where pinned AUC can reveal unintended bias that would
otherwise be hidden.
Pinned AUC Equality Difference
While the actual value of the pinned AUC number is impor-
tant, for the purposes of unintended bias, it is most important
that the pinned AUC values are similar across groups. Simi-
lar pinned AUC values mean similar performance within the
overall distribution, indicating a lack of unintended bias. As
with equality of odds, in the ideal case, per-group pinned
AUCs and overall AUC would be equal. We therefore sum-
marize pinned AUC equality difference similarly to equality
difference for false positive and false negative rates above.
Pinned AUC equality difference, shown in equation 5, is
defined as a sum of the differences between the per-term
pinned AUC (pAUCt) and the overall AUC on the aggre-
gated data over all identity terms (AUC ). A lower sum
represents less variance between performance on individual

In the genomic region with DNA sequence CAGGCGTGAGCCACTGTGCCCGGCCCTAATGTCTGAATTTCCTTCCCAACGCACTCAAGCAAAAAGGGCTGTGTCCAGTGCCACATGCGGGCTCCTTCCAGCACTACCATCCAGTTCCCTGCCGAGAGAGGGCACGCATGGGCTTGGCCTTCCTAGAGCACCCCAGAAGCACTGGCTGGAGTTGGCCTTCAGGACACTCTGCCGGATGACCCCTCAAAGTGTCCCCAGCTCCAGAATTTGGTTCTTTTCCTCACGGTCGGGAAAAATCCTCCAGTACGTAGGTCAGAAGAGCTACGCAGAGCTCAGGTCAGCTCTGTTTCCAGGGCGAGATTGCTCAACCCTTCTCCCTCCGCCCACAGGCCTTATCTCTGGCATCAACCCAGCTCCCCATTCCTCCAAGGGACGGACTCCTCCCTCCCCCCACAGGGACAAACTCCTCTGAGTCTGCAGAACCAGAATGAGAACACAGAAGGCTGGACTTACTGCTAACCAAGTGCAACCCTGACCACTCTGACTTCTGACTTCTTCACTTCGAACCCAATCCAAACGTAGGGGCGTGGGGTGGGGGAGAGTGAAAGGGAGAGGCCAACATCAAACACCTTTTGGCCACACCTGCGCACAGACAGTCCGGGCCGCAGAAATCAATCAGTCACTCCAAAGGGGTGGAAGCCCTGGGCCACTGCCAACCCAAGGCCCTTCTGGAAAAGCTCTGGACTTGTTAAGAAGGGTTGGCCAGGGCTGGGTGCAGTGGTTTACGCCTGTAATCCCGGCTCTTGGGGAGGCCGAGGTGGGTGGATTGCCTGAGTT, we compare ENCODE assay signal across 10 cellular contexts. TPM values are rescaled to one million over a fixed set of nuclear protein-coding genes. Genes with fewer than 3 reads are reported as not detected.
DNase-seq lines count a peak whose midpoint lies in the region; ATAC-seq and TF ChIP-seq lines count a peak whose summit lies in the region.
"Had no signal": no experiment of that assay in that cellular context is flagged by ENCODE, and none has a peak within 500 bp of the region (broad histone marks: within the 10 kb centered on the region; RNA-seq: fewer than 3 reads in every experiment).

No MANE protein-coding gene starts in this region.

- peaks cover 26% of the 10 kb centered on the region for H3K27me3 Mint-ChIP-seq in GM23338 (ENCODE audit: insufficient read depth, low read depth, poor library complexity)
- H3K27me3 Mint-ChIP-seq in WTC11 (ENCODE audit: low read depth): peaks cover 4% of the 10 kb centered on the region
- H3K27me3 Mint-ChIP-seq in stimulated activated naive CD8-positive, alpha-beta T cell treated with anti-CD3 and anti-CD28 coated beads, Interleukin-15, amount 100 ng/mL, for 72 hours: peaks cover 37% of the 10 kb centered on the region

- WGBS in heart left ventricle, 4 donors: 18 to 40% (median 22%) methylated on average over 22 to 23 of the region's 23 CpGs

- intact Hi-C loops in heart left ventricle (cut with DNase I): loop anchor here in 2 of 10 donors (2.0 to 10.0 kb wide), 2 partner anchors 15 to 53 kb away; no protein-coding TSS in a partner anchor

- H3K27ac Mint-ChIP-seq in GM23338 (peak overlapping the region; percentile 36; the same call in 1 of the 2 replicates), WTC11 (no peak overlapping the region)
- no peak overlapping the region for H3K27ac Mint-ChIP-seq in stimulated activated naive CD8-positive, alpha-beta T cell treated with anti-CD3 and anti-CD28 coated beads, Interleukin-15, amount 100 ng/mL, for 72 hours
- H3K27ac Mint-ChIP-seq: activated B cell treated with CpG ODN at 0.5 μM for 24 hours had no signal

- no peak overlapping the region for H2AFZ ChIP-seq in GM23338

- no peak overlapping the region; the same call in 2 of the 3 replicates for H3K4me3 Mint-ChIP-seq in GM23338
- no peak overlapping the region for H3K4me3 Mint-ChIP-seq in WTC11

terms, and therefore less unintended bias.
Pinned AUC
Equality Difference =X
|AUC pAU Ct|(5)
We evaluate three models: a baseline, a bias-mitigated
model, and a control. Each of the three models is trained
using an identical convolutional neural network architec-
ture2. The baseline model is trained on all 127,820 super-
vised Wikipedia TalkPage comments. The bias-mitigated
model has undergone the bias mitigation technique de-
scribed above, adding 4,620 additional assumed non-toxic
training samples from Wikipedia articles to balance the dis-
tribution of specific identity terms. The control group also